In telecom news, the American Cable Association is asking the FCC to exempt small and mid-size cable and broadband providers from obligations that would come with Title II reclassification. Meanwhile, California tentatively approved Comcast's acquisition of Time Warner Cable, with conditions.
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Gigabit broadband services are picking up steam as AT&T announced it is ready to roll out services in Kansas City, Mo., and CenturyLink plans to expand its deployments.
ACA asks for Title II exemption
The American Cable Association (ACA) is asking the Federal Communications Commission (FCC) to exempt its members from Title II reclassification of broadband services.
The ACA represents several hundred small cable companies, half of which have fewer than 1,000 subscribers. Many of them also offer broadband and video services, which would subject the providers to new net neutrality rules and regulations if the FCC votes for Title II reclassification.
ACA President and CEO Matthew Polka wrote in an editorial for The Hill that smaller providers lack the market power to threaten the Open Internet. He said Title II regulation would create new compliance and reporting obligations, which would lead to high out-of-pocket costs for the smaller providers.
"It could potentially lead to an increase in fees [that]cable broadband providers pay for pole attachments and add new costs associated with complying with enhanced transparency requirements," Polka said.
Although the FCC appears to be pursuing the adoption of Title II regulations for broadband providers, it has also said it won't impose certain Title II rules, such as the requirement to file price tariffs.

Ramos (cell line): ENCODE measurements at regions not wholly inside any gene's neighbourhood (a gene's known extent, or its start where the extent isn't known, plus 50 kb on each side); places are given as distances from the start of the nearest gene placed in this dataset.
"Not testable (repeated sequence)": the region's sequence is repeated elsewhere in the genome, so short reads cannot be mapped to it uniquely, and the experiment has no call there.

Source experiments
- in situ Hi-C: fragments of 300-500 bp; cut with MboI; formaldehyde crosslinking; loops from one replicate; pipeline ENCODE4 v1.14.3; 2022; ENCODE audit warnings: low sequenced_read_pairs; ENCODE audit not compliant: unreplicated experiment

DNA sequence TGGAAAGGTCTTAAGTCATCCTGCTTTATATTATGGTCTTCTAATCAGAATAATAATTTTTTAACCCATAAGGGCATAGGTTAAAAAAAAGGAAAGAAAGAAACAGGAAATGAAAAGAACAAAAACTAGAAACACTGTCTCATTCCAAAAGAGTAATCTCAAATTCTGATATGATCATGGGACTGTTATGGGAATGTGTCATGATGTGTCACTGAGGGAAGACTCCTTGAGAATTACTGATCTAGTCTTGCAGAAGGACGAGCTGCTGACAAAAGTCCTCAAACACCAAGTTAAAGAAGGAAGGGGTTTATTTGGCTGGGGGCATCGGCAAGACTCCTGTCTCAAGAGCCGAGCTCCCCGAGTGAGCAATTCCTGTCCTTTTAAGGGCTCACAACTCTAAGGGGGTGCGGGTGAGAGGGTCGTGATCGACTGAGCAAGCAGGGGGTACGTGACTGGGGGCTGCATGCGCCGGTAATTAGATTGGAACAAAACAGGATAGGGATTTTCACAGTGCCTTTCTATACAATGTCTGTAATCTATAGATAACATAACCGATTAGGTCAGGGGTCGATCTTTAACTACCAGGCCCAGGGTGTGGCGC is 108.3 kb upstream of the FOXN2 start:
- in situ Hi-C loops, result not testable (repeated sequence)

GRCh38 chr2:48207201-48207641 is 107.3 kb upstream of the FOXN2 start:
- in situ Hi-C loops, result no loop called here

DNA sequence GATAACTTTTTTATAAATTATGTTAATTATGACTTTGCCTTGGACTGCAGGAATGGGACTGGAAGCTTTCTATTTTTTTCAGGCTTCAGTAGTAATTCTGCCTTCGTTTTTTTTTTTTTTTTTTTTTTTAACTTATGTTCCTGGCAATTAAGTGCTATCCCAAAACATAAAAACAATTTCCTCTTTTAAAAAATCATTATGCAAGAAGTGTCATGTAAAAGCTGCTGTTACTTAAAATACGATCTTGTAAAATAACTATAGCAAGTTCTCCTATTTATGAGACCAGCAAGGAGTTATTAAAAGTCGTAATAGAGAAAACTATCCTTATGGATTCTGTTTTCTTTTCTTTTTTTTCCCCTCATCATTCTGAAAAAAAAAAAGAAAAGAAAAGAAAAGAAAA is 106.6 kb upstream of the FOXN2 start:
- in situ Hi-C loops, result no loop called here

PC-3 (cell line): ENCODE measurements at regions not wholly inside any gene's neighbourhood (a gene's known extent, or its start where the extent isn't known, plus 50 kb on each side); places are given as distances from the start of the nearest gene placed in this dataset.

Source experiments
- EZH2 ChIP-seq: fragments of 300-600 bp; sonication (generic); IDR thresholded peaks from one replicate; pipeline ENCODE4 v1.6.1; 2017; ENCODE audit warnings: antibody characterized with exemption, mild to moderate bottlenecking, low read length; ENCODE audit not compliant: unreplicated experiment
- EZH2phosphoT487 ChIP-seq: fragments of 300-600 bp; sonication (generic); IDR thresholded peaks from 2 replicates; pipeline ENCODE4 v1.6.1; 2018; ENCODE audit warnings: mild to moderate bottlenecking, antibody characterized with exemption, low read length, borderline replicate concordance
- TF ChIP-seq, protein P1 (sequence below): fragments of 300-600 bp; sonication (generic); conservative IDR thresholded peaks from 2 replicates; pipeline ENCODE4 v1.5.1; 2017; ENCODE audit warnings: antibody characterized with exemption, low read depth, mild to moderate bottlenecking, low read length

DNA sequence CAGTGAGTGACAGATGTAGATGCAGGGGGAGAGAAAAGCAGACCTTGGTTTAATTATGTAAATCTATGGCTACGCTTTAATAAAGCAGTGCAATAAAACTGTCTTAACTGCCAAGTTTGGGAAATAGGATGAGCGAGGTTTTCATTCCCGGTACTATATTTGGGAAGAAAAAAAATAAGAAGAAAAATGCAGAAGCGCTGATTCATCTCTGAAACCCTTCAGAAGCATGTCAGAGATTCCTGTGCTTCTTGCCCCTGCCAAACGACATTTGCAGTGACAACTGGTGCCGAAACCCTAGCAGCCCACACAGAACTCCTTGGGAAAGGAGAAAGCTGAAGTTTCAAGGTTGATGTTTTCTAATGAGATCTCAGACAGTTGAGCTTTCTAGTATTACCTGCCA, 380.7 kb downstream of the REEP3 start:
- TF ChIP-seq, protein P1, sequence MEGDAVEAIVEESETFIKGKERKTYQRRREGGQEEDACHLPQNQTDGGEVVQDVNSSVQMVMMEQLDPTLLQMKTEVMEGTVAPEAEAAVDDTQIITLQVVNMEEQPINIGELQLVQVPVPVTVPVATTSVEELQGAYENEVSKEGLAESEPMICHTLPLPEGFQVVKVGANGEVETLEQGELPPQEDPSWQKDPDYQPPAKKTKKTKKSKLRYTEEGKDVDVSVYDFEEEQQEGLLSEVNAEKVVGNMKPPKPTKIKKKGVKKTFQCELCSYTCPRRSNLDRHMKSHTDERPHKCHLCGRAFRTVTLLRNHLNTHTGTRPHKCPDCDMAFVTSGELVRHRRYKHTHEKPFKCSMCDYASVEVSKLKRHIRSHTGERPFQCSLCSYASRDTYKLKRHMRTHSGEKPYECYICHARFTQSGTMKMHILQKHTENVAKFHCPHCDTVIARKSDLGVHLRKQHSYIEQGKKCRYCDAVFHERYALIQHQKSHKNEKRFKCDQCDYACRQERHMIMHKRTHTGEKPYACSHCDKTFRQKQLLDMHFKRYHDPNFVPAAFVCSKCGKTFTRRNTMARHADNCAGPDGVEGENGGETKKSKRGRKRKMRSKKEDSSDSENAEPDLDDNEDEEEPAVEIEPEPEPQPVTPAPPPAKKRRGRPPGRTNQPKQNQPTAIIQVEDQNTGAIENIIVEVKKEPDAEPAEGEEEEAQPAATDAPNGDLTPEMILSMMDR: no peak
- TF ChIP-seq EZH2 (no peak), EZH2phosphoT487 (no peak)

Comcast acquisition receives tentative approval
The California Public Utilities Commission tentatively approved Comcast's $45.2 billion acquisition of Time Warner Cable, but Comcast has objected to the conditions of the commission's approval.
The conditions of the acquisition include the combined company promising not to block cities and towns from building their own broadband networks, offering broadband speeds of 25 Mbps within five years, and that improving service reliability.
The commission also said Comcast must improve how the provider brings broadband to low-income residents, setting guidelines that include expanding eligibility, providing free Wi-Fi routers and signing up at least 45% of eligible households within two years.
Comcast Executive Vice President David Cohen said in a statement that the majority of the commission's conditions will benefit consumers, but he objected to some of the requirements.
He said some conditions, like signing up 45% of eligible low-income households, are unrealistic under market conditions. He said such requirements "create a more intrusive regulatory regime where innovative services could be hampered rather than helped."
In addition to state approval, the acquisition must get federal approval.
Gigabit broadband war heats up
Gigabit broadband services are gaining traction as AT&T announced it's ready to sell its gigabit fiber service, Gigapower, in Kansas City, Mo., and nearby suburbs.
AT&T said it is ready to connect the service to homes and small businesses at prices and speeds that match Google Fiber. AT&T will offer an Internet service with speeds of up to 1 Gbps at $70 per month. An Internet and TV package will cost $120 per month. AT&T will also offer an Internet-based phone service for $30 per month, a service that Google Fiber does not offer.
Mike Scott, president of AT&T Kansas, told the Kansas City Star that the carrier is "pleased to be in the ballgame."
CenturyLink is also planning to expand its gigabit service beyond its initial 10-market lineup, which now includes Phoenix, Seattle, Denver and Omaha, Neb.
In an earnings call, CenturyLink executives said the carrier is driving fiber deeper into its networks and is expanding its deployment of Gigabit Passive Optical Network (GPON) technology over fiber lines to deliver consumer and business services.
CenturyLink COO Karen Puckett said the carrier likes "the halo effect" from gigabit service launches in early markets.